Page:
It wasn't just the lack of Kimbo Slice or Gina Carano that accounted for the 40% drop in ratings from the first EliteXC event to the second. There were other factors at play that aren't getting enough coverage. Jordan Breen opines:
Even if the impetus for slapping the July card together was advertisers, who didn't want to wait until October to cash in on their investment, promotion for the event itself was weak. Google trends, search tags and all the online detectors of pre-event heat were lacking. I talked to some fans and journalists from all over, trying to get a sense of the overall push for the event had been like in their area. While some major market dwellers in New York and Los Angeles said they had been hit with commercials, billboards and the like, those outside of the US's major metropolises had seen virtually nothing, although a few fans told me that they had seen a curious amount of commercials during the Price is Right. Unfortunately for CBS and EliteXC, people outside NYC and LA have television sets (a lot of them, in fact), and the sorts who dote on Bob Barker and Drew Carey are not a demographic priority.
And even though we're amidst a vacancy of popular stick and ball sports, boxing doesn't have a season. However, because major fights are generally spread out, that should not be a difficult obstacle to bypass. Still, CBS and Pro Elite put this card head-to-head with the biggest boxing bout of the year, with Antonio Margarito and Miguel Cotto meeting in a classic Mexico vs. Puerto Rico clash.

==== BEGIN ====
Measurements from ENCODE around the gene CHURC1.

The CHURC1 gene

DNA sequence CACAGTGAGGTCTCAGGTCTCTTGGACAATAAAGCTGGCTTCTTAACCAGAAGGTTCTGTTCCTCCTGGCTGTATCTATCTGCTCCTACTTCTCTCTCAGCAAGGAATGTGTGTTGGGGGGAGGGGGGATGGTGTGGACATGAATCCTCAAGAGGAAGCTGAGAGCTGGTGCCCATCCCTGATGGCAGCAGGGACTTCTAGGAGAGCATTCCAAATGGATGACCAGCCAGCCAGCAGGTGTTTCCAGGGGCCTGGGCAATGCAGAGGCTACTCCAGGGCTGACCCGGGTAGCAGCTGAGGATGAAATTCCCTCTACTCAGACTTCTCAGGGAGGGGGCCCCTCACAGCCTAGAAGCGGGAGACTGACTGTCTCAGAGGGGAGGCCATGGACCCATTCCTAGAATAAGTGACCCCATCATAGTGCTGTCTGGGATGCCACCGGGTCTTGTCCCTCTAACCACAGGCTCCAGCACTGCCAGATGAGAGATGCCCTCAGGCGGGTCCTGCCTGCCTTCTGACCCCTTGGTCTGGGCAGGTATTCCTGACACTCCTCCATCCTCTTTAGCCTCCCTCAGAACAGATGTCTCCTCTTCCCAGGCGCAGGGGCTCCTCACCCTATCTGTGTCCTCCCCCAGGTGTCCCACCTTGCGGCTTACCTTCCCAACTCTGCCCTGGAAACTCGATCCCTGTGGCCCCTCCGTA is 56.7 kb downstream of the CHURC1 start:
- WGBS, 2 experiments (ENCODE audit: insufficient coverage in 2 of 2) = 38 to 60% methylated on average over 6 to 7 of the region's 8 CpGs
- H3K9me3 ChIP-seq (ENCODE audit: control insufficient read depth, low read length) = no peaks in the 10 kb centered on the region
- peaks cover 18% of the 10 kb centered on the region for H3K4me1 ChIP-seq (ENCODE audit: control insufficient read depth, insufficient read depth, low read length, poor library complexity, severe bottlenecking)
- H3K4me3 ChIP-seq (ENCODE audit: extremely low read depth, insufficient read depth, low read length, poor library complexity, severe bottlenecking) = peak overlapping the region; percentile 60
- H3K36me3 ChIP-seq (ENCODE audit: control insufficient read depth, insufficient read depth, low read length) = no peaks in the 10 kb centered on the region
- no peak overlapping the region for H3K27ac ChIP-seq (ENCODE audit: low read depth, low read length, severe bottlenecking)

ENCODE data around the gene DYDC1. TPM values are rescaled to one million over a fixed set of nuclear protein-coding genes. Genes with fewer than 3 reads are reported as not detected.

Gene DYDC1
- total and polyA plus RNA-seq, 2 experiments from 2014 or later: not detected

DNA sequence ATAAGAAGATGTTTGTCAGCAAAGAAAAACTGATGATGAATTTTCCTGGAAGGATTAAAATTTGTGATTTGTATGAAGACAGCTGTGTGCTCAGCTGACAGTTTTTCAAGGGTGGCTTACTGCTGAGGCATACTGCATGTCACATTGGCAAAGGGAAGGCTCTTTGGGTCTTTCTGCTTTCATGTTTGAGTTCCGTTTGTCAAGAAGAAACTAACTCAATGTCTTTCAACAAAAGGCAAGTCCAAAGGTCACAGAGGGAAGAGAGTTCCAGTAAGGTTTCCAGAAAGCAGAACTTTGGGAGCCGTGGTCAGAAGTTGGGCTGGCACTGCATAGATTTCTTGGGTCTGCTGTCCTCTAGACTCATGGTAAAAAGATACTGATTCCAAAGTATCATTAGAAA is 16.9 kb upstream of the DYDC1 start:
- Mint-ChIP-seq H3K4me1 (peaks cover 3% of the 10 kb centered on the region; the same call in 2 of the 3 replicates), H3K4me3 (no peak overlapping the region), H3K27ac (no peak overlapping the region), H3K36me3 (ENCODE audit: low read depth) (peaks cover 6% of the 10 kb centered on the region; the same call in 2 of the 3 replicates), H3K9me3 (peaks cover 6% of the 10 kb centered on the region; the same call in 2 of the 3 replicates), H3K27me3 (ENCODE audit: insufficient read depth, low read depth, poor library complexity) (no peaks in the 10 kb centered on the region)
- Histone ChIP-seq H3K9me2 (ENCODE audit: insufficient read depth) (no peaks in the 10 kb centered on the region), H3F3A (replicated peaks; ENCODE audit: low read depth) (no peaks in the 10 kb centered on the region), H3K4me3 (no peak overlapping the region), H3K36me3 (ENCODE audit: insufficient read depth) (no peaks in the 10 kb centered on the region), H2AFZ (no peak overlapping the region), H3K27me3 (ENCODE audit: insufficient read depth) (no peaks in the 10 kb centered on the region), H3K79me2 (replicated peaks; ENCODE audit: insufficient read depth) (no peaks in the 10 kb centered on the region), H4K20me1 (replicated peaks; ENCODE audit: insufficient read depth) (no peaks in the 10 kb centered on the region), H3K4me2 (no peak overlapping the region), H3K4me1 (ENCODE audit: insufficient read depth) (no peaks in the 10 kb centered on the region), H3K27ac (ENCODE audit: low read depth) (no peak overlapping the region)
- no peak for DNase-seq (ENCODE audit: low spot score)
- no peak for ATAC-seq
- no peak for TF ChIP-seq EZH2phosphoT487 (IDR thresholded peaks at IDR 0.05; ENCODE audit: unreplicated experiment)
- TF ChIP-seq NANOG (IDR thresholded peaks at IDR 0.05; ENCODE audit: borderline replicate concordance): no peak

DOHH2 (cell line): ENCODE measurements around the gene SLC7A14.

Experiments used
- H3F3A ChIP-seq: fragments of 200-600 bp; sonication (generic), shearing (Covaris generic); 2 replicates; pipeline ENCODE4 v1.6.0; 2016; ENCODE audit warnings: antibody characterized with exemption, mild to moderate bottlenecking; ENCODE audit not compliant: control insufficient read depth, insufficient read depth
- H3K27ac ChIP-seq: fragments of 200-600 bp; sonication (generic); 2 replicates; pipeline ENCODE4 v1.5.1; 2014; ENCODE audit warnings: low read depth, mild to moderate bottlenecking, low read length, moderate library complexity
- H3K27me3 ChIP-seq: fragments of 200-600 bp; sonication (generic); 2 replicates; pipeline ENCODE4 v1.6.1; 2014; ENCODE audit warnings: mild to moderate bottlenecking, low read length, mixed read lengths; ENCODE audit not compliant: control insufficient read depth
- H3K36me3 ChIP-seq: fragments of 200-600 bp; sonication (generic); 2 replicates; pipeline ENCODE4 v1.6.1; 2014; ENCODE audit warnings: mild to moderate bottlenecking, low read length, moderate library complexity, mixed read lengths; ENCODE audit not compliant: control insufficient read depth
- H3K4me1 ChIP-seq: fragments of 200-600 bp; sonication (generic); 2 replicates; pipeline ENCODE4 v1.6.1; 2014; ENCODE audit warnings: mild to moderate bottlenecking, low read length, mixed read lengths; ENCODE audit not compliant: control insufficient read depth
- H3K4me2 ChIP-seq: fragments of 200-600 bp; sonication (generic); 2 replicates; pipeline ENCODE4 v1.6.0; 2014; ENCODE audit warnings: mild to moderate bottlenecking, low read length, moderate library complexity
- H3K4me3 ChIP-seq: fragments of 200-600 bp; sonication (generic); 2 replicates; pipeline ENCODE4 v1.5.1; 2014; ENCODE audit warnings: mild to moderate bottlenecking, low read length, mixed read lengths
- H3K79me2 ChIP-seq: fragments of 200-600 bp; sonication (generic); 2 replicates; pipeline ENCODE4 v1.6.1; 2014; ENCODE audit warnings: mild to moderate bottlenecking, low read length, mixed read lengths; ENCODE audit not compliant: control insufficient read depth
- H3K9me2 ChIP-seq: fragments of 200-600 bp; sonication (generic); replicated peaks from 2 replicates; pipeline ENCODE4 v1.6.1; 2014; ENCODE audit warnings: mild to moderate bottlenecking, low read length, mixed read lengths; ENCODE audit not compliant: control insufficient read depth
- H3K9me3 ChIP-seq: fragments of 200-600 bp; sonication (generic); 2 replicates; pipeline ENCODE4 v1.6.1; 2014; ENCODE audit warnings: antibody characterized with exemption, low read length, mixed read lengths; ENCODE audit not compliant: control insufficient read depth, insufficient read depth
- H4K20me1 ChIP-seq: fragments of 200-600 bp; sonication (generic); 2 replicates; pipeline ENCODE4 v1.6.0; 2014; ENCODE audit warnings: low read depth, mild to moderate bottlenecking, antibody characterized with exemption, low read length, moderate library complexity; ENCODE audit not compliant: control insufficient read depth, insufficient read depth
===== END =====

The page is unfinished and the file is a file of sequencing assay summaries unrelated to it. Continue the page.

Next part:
Even though their product was free, general combat sports fans and probably some more MMA-preferrable fans were willing to pony up 50 bones for what turned out to be an absolute classic boxing fight. Furthermore, bars know what sells, and it's certainly not programming content that people could sit on their couch and watch for free.
Worse yet, while the Mexican and Puerto Rican anthems were belted out while the live east coast telecast of “Saturday Night Fights” went off the air, EliteXC started up on the west coast (see: major boxing hotbed and where the Mexican Margarito supporters are) amidst Margarito and Cotto already smashing one another, meaning pacific time viewers had already left to their favorite watering hole, or would've sooner died than changed their channel at home. EliteXC will never be able to escape the fact that Spike TV and Zuffa can do damage to their product at the drop of the hat with marathon replays of “Ultimate Knockouts” compilations. However, with no other summer boxing blockbusters in sight, CBS and EliteXC just had to go head-to-head with an instant pantheon-level prizefight?
I also agree with Breen that the current ratings aren't ringing the death knell for EliteXC. The truth of the matter is that CBS and ProElite did make good on their promise to simplify, improve and make more efficient this event's broadcast. On that level, it was a massive improvement. If they can carry that professionalism over to October's show - one where presumably more advertising and star power will draw more viewers - then EliteXC has a real shot at redemption.
But for now, let's not forget that there are simple explanations for this show's mediocre pull that aren't isolated to what went on in the cage in Stockton on Saturday.